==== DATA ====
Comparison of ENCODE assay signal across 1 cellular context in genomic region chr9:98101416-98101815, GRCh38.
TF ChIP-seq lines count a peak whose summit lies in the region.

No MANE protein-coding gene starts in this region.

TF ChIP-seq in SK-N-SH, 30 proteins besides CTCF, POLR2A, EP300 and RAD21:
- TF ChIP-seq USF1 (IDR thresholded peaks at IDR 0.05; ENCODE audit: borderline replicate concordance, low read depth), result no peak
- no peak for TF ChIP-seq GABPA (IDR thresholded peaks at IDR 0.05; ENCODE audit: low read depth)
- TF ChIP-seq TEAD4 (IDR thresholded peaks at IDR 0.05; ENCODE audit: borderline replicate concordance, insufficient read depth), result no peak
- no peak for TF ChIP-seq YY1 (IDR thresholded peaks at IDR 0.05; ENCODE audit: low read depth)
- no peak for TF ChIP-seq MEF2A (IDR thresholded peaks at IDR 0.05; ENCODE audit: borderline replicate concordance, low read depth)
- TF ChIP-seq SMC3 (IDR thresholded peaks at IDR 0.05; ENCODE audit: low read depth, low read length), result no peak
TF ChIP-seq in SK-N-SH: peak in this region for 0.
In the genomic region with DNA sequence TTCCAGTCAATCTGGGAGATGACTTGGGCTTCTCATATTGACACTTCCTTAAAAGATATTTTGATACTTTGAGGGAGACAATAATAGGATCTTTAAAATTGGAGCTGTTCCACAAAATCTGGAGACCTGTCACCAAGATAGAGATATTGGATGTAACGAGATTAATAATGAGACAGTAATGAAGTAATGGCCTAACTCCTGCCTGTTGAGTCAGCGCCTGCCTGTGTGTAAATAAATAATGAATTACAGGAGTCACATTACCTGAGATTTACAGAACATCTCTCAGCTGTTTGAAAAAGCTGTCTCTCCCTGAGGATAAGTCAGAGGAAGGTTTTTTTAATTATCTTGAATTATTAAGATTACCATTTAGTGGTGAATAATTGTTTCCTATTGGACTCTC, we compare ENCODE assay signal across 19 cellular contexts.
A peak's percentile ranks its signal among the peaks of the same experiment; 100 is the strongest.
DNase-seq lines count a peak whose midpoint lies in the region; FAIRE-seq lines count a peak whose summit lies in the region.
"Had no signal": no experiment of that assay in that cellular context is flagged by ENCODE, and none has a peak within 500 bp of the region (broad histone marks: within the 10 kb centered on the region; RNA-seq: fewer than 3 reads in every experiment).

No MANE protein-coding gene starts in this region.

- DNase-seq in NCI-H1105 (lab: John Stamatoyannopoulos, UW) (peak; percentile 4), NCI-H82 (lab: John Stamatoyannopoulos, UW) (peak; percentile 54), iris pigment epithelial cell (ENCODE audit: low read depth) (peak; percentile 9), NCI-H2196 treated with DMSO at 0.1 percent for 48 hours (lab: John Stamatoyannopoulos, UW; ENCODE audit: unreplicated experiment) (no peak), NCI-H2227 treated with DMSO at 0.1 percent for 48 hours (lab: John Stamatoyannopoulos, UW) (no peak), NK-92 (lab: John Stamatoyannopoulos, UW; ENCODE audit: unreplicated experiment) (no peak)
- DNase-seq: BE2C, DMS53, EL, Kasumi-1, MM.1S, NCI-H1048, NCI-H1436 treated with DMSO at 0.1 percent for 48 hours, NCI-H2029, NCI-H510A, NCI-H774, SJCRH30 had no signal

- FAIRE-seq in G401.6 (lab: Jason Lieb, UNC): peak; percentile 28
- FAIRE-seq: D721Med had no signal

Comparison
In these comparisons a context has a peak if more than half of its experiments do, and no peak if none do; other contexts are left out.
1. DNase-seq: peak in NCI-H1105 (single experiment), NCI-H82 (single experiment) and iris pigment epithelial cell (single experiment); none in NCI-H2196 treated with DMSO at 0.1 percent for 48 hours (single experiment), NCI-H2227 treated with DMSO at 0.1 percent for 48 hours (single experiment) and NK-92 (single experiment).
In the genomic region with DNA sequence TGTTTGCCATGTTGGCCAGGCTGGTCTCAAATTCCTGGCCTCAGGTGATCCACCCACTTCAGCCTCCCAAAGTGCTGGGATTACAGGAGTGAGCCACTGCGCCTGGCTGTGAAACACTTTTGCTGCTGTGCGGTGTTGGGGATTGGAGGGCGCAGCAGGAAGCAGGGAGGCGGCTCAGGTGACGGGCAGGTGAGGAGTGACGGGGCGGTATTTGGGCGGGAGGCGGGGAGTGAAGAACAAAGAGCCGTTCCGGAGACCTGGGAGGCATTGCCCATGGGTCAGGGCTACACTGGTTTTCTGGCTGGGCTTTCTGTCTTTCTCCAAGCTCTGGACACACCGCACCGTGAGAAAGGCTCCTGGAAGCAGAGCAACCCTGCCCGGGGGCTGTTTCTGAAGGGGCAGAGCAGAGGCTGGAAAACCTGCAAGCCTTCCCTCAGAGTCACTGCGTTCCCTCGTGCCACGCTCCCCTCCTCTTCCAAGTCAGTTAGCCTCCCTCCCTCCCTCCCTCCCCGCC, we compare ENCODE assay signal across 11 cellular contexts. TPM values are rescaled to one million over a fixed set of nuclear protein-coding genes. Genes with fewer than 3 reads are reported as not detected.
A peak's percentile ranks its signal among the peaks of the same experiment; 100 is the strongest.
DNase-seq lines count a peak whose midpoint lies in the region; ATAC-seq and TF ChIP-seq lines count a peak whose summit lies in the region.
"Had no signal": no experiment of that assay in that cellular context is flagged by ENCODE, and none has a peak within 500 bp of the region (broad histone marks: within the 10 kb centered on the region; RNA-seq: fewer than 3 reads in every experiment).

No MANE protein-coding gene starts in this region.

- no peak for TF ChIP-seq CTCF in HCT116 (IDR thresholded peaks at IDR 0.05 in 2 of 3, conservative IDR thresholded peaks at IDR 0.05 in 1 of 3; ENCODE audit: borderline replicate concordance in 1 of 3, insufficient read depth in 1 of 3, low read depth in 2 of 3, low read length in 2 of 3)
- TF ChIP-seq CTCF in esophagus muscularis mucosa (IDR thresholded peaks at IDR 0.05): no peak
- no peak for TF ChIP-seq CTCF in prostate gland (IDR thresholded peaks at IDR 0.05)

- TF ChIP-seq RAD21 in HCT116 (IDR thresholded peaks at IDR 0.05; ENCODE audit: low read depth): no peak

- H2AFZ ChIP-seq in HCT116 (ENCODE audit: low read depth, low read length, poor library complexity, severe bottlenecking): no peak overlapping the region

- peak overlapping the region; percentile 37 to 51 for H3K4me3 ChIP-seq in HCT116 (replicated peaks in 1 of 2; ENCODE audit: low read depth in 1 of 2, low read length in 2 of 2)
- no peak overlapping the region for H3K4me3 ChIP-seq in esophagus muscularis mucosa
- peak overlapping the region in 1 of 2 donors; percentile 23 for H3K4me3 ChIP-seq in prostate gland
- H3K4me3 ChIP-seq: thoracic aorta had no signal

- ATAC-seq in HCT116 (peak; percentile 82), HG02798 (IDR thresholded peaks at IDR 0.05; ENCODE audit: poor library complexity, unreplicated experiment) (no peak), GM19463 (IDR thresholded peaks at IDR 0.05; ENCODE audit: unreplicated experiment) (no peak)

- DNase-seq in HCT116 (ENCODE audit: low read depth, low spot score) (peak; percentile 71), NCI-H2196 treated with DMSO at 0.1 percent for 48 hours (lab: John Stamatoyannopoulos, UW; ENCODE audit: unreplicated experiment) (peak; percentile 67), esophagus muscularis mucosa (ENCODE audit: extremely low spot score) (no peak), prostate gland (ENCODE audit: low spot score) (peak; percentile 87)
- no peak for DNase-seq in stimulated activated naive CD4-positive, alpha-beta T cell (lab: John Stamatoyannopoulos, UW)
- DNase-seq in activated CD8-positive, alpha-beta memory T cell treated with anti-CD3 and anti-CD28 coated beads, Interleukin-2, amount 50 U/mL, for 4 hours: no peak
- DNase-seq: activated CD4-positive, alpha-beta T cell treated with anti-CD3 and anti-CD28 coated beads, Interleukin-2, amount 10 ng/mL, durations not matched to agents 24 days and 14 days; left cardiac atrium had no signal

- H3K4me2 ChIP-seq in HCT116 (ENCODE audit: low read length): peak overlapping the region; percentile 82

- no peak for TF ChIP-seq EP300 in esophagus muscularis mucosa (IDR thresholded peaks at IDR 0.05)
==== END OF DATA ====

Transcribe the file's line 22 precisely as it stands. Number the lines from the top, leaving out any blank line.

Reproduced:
In these comparisons a context has a peak if more than half of its experiments do, and no peak if none do; other contexts are left out.